Nodeep Kaur, 24-year-old Dalit labour rights activist and member of the Mazdoor Adhikar Sangathan (MAS), a labour union, was arrested by Haryana police on Jan. 12, 2021, and was denied bail on Feb. 2, 2021. Her next bail hearing is scheduled for Feb. 8, 2021. At this point, she would have been detained for 26 days. The Wire India reported that Kaur’s Lawyer, Jitendra Kumar, said that the medical examination sought after her arrest details wounds that “points to the fact that Nodeep was sexually assaulted in police custody.” Campaigns, such as the hashtag #freenodeepkaur, have been started on social media to get authorities to release her from custody since a similar approach helped release Punia.
The Guardian reported that 200 farmers were arrested during the protests on Jan. 26, 2021, many being detained under anti-terrorism laws. The Trolley Times, the official newspaper of the farmers protest, reported that as of Feb. 6, 2021, 123 people are missing.
Mangat along with Komal Dhaliwal, a third-year Public Health student, organized the Farmers Protest Rally in KW on Dec. 12, 2020.
“Earlier in December my friend Komal and I organized a region-wide peaceful car protest,” Mangat said, “I believe that it is very important to speak up against violation and injustice no matter where in the world it is happening.”
“We had over 350 cars present and approximately 1200 people participated. The purpose of the protest was to inform the community about the issue taking place in India. It definitely made an impact as several news channels and papers such as CTV Kitchener, CBC News, 570 News, The Record were all present and captured the protest live. This helped us spread our message amongst residents of our region, in hopes that they would take a minute of their day to look into the injustice taking place.”
Mayank Kohli, a first-year Accounting and Financial Management student, attended the farmers protest in Delhi.
“On Jan. 10, 2021, I visited the Delhi border to witness the farmer protest. We received a warm and kind welcome from all the farmers. Ladies were busy preparing food while men served the food to any person who would come to see the protest. There were no aggressive or violent protestors. The environment felt completely positive and safe,” Kohli said.
Despite the magnitude of the protest, western media has given the issue little attention, until Rihanna tweeted a CNN article.
“Why aren’t we talking about this?! #FarmersProtest,” Rihanna tweeted on Feb. 2, 2021.
“Rihanna tweeted an article about the unethical practices the police and government are taking and it went viral. It got so much attention that prominent figures, such as actors and other artists, spoke out for the first time in months. Greta Thunberg has also posted many times in addition to various NBA and NFL players, one of which has even donated $10,000 to support farmers in India,” Simran Parmar, UW Sikh Chaplain, said.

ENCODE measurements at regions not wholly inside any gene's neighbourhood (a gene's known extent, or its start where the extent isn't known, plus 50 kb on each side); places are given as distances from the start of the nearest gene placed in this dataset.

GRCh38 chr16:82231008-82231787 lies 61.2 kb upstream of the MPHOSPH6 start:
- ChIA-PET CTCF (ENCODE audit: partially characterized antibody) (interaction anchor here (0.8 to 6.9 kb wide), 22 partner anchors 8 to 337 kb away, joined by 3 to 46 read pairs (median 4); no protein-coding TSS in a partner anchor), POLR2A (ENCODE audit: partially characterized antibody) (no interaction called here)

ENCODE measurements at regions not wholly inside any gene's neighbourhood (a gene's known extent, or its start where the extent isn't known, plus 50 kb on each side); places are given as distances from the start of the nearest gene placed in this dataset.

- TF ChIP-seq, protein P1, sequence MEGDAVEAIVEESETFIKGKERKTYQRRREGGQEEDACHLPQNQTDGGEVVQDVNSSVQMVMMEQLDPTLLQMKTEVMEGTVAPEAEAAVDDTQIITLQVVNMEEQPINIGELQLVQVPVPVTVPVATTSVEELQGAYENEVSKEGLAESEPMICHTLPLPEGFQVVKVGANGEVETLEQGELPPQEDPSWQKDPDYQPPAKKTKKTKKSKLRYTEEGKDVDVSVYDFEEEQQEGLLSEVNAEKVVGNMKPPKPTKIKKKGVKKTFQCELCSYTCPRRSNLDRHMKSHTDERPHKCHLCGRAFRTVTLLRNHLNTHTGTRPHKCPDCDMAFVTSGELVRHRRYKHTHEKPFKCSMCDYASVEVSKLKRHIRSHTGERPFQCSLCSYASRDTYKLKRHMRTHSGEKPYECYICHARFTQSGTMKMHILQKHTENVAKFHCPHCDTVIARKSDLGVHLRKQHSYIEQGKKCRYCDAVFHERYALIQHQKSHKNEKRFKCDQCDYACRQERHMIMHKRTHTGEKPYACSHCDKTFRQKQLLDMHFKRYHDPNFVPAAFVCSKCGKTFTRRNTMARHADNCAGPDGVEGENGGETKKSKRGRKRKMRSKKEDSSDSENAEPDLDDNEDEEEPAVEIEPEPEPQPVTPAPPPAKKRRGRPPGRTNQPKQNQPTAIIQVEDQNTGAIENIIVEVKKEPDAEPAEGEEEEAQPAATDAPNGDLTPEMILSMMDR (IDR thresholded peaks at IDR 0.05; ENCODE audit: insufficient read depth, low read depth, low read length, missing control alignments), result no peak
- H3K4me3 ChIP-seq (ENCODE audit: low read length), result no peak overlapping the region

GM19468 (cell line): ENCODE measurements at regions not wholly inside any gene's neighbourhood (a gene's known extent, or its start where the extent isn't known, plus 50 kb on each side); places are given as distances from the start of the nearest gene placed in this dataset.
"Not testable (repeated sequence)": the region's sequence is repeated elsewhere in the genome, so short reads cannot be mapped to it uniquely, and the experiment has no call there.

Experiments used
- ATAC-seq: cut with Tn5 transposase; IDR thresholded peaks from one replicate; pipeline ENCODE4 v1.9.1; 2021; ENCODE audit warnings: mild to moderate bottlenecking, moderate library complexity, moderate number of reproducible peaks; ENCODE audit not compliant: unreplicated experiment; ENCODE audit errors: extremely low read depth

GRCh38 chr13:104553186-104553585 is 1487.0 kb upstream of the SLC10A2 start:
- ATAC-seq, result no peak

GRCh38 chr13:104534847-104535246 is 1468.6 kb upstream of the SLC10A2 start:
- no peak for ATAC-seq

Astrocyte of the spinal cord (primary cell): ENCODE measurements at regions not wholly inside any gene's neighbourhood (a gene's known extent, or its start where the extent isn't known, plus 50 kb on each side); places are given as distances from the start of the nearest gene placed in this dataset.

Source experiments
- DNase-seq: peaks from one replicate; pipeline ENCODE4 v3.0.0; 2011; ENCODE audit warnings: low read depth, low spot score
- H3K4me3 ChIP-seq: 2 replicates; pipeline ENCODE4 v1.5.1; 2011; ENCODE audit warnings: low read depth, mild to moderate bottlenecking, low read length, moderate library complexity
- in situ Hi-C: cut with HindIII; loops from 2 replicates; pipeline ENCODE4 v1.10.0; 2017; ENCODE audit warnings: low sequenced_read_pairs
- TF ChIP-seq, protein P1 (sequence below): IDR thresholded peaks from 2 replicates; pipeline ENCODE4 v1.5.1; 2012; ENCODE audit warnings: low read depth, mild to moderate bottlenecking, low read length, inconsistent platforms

Celebrities and other well-known individuals, including Meena Harris and Greta Thunberg, have brought light to the issue multiple times since the first time it was brought into western light by Rihanna. Raising awareness of these human rights violations has captured the attention of large organizations such as World Affairs, Human Rights Watch and the United Nations Human Rights Council.
Some other notable names who used their platforms to bring awareness to the issue include Comedian Hasan Minhaj, Internet Influencer Amanda Cerny, Actor and Producer Susan Sarandon, Lawyer and niece of U.S Vice President Meena Harris.
Rupi Kaur – poet, illustrator, author, and UW BA ’15 English Alumna – has been spreading awareness about the protests before mainstream media and thanked Rihanna for highlighting the issue.
“With big influencers such as Rihanna speaking up for farmers, I hope that this will be an eye-opener for the rest of the world and everyone will unite together to help spread awareness for the farmers of India. Western pressurization will indeed play a role. The largest protest in the history of the world is taking place and it cannot go unseen. So be that voice and use your platforms to speak up,” Mangat shared.
Rihanna’s tweet also woke up Bollywood stars who had remained silent up until this point, with many tweeting in support of the government.
“The support being by prominent figures in the west has upset many politicians and citizens who are supporting the exploitation of farmers with the three new laws,” Simran Parmar said.
Delhi police filed a FIR (First Information Report) against Greta Thunberg for a tweet in which she shared a farmers protest “toolkit.”
“I still #StandWithFarmers and support their peaceful protest. No amount of hate, threats or violations of human rights will ever change that. #FarmersProtest,” Thunberg tweeted, on Feb. 4, 2021.
Images have emerged on social media of government supporters setting images of Rihanna, Greta Thunberg and Meena Harris on fire after their tweets in support of farmers.